Private sector is key part of PL utility rates pledge

Labour is expected to guarantee the jobs of Enemalta employees. Photo: Jason Borg

Labour is expected to guarantee the jobs of Enemalta employees. Photo: Jason Borg

A Labour Party pledge to reduce utility bills will be based on the involvement of the private sector in electricity generation, The Sunday Times has learnt.

The energy plan will include the elimination of heavy fuel oil and the conversion of the Delimara power station to run on gas.

Details will be unveiled this week. The plan would lay out in detail the “significant” cost savings families and businesses will make, sources said.

The plan will for the first time cater forthe generation of electricity by a private operator apart from Enemalta, the State energy company. This means that any capital expenditure required to shift to gas will not be undertaken by Enemalta, which is laden with debt.

Sources said the party had been working on this plan for months and took a leaf out of what happened in the rest of Europe where private companies were involved in electricity generation.

However, they insisted that the State company will not be privatised and the PL is expected to guarantee the jobs of Enemalta employees. Set up in 1977, Enemalta employs almost 1,500 staff.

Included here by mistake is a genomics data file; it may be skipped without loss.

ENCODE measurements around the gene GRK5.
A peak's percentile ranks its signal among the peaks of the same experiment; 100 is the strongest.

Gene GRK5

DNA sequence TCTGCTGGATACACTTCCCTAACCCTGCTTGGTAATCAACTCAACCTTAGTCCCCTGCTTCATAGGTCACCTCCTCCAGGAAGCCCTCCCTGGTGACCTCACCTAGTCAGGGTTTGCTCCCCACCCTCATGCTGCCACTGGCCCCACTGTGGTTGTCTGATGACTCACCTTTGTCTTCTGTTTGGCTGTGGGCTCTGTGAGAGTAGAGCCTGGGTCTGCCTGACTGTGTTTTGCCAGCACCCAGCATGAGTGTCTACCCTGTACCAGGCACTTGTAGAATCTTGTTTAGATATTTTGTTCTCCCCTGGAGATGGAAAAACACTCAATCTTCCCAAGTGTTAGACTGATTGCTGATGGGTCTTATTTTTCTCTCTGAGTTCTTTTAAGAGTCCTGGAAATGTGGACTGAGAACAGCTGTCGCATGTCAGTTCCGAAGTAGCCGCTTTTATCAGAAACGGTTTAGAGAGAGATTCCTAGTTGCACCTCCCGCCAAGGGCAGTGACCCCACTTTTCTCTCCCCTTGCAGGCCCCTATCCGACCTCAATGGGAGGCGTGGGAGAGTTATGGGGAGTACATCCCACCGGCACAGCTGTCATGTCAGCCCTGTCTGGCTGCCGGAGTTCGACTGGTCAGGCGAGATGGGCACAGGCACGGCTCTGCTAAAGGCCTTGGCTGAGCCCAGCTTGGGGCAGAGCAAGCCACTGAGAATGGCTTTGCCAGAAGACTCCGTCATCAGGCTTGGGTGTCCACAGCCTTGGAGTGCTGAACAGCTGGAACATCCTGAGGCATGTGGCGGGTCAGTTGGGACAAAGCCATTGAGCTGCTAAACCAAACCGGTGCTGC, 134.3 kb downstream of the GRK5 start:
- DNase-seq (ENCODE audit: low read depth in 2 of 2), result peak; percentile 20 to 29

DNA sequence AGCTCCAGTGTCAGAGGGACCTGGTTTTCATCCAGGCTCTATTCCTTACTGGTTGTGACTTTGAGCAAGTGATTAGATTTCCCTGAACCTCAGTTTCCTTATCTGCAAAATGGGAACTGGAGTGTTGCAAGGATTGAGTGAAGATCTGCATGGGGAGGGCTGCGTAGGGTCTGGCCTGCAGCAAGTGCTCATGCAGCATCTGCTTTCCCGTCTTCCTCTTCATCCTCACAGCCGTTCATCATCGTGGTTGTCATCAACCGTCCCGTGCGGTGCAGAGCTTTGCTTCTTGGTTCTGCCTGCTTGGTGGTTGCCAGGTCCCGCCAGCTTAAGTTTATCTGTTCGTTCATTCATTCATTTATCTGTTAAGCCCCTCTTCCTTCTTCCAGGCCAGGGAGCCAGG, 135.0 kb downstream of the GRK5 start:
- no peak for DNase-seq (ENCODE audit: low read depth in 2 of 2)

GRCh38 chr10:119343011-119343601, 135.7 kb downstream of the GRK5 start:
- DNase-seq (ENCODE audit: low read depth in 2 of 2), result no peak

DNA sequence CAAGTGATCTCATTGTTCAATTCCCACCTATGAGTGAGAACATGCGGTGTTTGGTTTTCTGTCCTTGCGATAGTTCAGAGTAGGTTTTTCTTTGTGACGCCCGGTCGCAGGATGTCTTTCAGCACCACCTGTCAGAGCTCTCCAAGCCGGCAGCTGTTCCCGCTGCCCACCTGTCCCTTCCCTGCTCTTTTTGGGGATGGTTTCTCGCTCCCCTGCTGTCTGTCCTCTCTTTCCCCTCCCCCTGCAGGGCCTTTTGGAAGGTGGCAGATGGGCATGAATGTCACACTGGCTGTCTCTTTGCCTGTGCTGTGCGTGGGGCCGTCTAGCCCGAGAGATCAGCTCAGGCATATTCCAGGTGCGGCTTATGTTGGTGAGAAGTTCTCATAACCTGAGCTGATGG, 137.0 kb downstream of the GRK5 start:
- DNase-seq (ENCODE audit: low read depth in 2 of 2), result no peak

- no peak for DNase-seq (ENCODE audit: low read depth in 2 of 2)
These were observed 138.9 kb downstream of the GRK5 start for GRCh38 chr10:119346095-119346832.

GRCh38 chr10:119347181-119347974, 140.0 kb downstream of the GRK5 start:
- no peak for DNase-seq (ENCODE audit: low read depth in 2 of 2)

Reducing utility bills is crucial to the PL’s pledge to stimulate economic growth by cutting costs for industry and has been a central argument in recent years – with Labour coming under fire for failing to flesh out its pledge.

The plan will also have to stand up for scrutiny at the hands of credit rating agencies. In September last year ratings agency Standard and Poor’s kept Enemalta’s rating of B+ after downgrading the corporation in February.

The outlook was still negative and the decision to keep the same rating was based on the opinion that there was a high likelihood that the Maltese Government would provide timely and sufficient extraordinary support to the company in the event of financial distress.

Electricity generation is currently dependent on heavy fuel oil and will only diversify when the interconnector cable with Sicily is in place.

Through the cable Enemalta will be able to buy electricity from mainland Europe to make up for the loss of generation when the Marsa power station closes down completely.

The Labour plan is expected to factor in the interconnector cable.

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